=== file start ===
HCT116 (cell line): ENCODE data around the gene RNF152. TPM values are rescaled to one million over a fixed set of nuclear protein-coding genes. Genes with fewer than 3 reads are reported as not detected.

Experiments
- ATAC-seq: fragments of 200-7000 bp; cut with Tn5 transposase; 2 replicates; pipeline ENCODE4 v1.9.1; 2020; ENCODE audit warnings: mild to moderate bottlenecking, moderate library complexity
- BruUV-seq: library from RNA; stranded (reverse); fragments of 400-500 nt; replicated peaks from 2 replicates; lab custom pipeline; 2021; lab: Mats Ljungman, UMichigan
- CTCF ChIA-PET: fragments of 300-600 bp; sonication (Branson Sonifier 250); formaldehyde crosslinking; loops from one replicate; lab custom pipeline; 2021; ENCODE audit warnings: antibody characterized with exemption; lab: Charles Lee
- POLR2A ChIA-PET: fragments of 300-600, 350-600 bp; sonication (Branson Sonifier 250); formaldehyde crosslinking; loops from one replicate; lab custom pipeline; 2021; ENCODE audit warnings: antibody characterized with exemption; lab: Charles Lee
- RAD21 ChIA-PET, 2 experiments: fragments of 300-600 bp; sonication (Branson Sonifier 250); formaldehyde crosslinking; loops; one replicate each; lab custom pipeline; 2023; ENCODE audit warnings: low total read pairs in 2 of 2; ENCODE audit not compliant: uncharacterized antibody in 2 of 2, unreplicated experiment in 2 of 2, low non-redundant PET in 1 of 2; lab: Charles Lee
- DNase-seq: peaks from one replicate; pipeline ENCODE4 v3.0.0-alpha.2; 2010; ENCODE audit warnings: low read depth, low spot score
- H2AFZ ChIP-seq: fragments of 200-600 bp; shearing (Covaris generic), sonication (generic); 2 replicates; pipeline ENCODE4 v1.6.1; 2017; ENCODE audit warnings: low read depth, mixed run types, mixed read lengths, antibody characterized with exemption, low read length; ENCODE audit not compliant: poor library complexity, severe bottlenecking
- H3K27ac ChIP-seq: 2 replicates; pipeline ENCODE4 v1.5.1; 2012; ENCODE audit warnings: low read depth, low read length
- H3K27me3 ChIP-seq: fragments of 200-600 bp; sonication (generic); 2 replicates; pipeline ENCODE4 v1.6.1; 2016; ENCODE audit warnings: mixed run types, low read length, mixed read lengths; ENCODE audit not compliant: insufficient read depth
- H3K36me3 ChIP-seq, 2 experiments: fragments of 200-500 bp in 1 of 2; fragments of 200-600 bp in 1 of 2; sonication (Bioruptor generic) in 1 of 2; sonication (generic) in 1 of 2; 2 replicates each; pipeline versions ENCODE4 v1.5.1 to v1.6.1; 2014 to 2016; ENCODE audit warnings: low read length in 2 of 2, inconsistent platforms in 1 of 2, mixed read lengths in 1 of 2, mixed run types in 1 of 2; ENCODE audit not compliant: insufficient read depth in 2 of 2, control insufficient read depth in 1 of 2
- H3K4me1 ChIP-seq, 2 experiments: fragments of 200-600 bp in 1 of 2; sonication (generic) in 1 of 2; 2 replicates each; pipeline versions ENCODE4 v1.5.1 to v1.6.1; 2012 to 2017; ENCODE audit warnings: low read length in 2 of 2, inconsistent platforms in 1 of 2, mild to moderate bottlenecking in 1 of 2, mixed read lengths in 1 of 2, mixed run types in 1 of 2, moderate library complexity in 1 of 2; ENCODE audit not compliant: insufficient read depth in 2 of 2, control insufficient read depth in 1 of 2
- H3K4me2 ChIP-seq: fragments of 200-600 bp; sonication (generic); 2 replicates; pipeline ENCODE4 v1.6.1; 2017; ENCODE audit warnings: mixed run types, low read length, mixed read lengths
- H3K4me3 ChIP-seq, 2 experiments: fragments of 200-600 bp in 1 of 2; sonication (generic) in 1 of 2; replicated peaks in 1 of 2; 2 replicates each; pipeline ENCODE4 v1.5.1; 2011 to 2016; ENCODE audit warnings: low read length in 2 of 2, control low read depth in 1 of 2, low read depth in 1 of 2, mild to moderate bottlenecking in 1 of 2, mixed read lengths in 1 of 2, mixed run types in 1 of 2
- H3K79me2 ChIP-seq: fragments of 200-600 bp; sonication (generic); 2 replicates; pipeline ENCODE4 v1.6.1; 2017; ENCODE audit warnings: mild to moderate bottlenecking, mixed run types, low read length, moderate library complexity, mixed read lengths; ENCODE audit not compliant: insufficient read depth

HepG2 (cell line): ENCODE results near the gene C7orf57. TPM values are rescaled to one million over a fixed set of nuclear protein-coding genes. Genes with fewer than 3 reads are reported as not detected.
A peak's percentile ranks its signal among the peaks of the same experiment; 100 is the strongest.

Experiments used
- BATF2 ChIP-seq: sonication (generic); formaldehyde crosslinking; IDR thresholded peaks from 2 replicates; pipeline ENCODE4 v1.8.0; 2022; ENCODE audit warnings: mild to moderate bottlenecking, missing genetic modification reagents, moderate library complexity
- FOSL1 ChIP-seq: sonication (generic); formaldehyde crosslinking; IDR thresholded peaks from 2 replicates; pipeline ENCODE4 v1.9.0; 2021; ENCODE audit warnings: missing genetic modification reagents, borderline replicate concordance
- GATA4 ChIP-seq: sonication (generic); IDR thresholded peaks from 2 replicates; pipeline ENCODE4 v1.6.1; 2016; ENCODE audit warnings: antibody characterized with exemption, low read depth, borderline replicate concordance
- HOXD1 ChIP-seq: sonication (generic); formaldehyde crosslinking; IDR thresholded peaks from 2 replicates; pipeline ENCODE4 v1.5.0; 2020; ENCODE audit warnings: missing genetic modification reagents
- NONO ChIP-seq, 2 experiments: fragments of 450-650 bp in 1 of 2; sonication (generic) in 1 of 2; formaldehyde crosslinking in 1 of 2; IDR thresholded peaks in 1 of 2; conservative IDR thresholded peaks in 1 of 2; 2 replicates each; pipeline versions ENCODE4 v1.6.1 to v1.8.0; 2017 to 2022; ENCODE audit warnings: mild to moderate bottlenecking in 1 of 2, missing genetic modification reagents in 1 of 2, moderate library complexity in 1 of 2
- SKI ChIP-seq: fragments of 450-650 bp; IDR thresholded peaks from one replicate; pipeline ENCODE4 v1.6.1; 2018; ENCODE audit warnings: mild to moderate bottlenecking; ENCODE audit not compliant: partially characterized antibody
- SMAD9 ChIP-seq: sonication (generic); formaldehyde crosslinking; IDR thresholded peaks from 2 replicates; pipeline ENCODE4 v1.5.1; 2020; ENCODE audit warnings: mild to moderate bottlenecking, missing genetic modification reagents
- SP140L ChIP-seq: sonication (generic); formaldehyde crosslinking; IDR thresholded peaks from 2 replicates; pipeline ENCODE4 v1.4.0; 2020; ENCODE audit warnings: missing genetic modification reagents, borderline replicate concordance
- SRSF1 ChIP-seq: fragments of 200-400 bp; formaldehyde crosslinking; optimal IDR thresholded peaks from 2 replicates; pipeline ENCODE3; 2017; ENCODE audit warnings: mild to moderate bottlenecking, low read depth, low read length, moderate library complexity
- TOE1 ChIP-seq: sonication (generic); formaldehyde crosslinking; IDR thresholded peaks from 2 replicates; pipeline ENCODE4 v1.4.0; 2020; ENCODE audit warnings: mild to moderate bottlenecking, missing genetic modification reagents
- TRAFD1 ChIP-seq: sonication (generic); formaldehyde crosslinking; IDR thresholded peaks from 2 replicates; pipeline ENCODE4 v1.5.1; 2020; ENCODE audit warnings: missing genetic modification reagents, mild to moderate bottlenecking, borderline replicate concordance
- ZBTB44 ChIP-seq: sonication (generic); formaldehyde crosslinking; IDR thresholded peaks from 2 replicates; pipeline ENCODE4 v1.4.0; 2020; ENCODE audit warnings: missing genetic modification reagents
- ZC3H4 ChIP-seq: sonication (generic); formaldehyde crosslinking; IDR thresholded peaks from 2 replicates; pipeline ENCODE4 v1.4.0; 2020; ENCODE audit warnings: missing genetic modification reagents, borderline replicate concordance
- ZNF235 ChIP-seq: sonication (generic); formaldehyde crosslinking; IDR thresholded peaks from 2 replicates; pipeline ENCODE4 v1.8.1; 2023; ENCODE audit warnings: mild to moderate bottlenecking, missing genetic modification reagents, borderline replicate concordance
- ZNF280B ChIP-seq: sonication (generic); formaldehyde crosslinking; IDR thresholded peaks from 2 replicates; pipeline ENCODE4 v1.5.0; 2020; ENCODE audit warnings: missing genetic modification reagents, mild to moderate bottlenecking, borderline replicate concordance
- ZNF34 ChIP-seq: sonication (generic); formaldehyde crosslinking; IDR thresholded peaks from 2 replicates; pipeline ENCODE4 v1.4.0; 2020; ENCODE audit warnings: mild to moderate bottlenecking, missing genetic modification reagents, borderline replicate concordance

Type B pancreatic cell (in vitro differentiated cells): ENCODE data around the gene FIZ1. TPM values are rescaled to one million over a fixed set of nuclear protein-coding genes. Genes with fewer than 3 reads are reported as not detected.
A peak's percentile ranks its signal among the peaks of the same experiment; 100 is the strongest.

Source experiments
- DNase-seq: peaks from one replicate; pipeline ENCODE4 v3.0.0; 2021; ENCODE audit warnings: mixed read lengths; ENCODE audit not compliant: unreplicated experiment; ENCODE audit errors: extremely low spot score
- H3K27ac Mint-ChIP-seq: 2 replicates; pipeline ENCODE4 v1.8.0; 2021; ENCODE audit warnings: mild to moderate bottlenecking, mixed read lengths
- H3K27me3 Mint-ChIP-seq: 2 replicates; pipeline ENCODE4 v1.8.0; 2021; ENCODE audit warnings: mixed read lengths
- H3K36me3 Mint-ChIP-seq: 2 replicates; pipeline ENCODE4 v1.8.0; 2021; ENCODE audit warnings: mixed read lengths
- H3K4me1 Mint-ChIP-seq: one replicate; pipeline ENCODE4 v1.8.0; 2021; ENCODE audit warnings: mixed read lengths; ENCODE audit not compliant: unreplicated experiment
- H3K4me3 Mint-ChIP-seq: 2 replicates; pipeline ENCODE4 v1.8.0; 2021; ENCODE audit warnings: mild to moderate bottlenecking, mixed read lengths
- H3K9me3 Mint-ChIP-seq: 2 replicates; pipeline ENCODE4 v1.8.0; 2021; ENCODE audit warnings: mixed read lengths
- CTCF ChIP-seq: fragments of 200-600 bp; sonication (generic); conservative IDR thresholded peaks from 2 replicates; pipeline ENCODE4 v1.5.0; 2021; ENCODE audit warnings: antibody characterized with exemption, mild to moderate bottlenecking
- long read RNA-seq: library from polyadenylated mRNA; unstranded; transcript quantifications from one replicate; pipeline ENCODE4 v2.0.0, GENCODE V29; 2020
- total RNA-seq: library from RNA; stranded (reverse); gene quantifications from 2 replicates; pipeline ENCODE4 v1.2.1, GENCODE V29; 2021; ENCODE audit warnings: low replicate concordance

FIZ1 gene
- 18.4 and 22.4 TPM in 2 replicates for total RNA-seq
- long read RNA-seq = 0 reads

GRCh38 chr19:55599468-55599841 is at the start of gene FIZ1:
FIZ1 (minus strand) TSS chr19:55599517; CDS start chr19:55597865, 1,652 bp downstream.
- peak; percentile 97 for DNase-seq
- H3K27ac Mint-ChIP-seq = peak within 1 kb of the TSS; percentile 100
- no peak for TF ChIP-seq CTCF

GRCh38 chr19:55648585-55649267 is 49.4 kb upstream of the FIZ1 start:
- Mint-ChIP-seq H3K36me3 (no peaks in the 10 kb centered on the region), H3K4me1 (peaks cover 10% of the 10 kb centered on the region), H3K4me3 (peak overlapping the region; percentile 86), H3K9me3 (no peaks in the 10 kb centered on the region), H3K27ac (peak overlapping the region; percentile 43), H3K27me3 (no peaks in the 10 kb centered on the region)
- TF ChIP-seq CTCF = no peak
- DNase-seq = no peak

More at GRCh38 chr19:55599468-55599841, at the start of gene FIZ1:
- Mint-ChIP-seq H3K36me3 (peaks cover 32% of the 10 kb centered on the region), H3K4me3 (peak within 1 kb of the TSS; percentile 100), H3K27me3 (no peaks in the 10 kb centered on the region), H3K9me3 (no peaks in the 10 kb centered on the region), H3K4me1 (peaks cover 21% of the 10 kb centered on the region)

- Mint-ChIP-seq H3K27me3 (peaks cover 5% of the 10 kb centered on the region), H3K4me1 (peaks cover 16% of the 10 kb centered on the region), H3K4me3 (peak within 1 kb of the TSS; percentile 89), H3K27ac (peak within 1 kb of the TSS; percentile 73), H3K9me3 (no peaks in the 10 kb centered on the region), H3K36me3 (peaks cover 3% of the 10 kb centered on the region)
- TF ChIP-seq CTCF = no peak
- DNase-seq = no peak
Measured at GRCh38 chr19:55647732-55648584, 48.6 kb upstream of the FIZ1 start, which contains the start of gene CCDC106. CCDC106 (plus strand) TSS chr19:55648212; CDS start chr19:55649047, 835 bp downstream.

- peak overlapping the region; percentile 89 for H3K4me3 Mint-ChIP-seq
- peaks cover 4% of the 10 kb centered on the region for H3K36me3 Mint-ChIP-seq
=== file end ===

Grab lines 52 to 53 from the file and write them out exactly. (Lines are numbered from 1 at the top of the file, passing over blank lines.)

GRCh38 chr19:55599468-55599841 is at the start of gene FIZ1:
FIZ1 (minus strand) TSS chr19:55599517; CDS start chr19:55597865, 1,652 bp downstream.